Reaction

The Knoevenagel Condensation Reaction is a classic organic synthesis, described by Emil Knoevenagel in the 1890s. The Knoevenagel reaction is a modified Aldol Condensation with a nucleophilic addition between an aldehyde or ketone, and an active hydrogen compound in the presence of a basic catalyst, resulting in C–C bond formation. The active hydrogen compound contains a C–H bond which can be deprotonated by the basic catalyst. The reaction is usually followed by spontaneous dehydration resulting in an unsaturated product.1

Knoevenagel Condensation Reaction

Figure 1.Knoevenagel Condensation Reaction

Z, Z' (electron withdrawing groups) = CO2R, COR, CHO, CN, NO2, etc.

Knoevenagel’s use of primary and secondary amines, and their salts as catalysts provided an early foundation for the study of aminocatalysts.2 Research continues into synthetic methods using the Knoevenagel condensation with novel new catalysts and reaction activation being reported:

Microwave and ultrasound irradiated reactions3–6
Solvent free conditions7,8
Solid-phase synthesis9
Photochemical condensation with fruit extracts as catalysts10,11

Precautions

Please consult the Safety Data Sheet for information regarding hazards and safe handling practices.

Materials
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References

1.
March J. 1968. in Advanced Organic Chemistry: Reactions, Mechanisms, and Structure, McGraw-Hill. 693697-698.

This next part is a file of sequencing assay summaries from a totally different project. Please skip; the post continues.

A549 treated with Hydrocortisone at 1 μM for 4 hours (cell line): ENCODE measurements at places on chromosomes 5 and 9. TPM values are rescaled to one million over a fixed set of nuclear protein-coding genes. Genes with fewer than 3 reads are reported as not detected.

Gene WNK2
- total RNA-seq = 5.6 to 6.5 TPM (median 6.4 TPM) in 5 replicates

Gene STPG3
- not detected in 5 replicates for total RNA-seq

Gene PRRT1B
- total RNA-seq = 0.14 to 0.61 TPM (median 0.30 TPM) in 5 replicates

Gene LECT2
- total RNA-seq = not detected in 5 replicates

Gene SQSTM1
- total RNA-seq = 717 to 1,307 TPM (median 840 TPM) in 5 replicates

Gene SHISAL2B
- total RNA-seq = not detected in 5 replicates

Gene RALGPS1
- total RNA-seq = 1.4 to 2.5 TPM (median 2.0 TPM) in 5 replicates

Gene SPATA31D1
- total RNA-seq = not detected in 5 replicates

2.
List B. 2010. Emil Knoevenagel and the Roots of Aminocatalysis. Angew. Chem. Int. Ed.. 49(10):1730-1734. http://dx.doi.org/10.1002/anie.200906900
3.
Vass A, Földesi A, Lóránd T. 2006. Reactions of 3-isochromanone with aromatic aldehydes?microwave assisted condensations performed on solid basic inorganic supports. Journal of Biochemical and Biophysical Methods. 69(1-2):179-187. http://dx.doi.org/10.1016/j.jbbm.2006.03.011
4.
Senguttuvan S, Hemalatha T, Nagarajan S. 2013. Microwave-Assisted Synthesis and Antimicrobial Activities of Some Indenones. Advanced Chemistry Letters. 1(2):187-191. http://dx.doi.org/10.1166/acl.2013.1029
5.
Palmisano G, Tibiletti F, Penoni A, Colombo F, Tollari S, Garella D, Tagliapietra S, Cravotto G. 2011. Ultrasound-enhanced one-pot synthesis of 3-(Het)arylmethyl-4-hydroxycoumarins in water. Ultrasonics Sonochemistry. 18(2):652-660. http://dx.doi.org/10.1016/j.ultsonch.2010.08.009
6.
Lidström P, Tierney J, Wathey B, Westman J. 2001. Microwave assisted organic synthesis?a review. Tetrahedron. 57(45):9225-9283. http://dx.doi.org/10.1016/s0040-4020(01)00906-1
7.
Ware M. 2007. DBU: An Efficient Catalyst for Knoevenagel Condensation under Solvent-free Condition.. Bull. Catal. Soc. India. 6104.
8.
Pasha MA, Manjula K. 2011. Lithium hydroxide: A simple and an efficient catalyst for Knoevenagel condensation under solvent-free Grindstone method. Journal of Saudi Chemical Society. 15(3):283-286. http://dx.doi.org/10.1016/j.jscs.2010.10.010
9.
Guo G, Arvanitis EA, Pottorf RS, Player MR. 2003. Solid-Phase Synthesis of a Tyrphostin Ether Library. J. Comb. Chem.. 5(4):408-413. http://dx.doi.org/10.1021/cc030003i
10.
Pal R. Visible light induced Knoevenagel condensation: A clean and efficient protocol using aqueous fruit extract of tamarindus indica as catalyst. 2(1): http://dx.doi.org/10.14419/ijac.v2i1.1703
11.
Pal R, Sarkar T. 2014. Visible Light Induced Knoevenagel Condensation Catalyzed by Starfruit Juice of <i>Averrhoa carambola</i>. IJOC. 04(02):106-115. http://dx.doi.org/10.4236/ijoc.2014.42012

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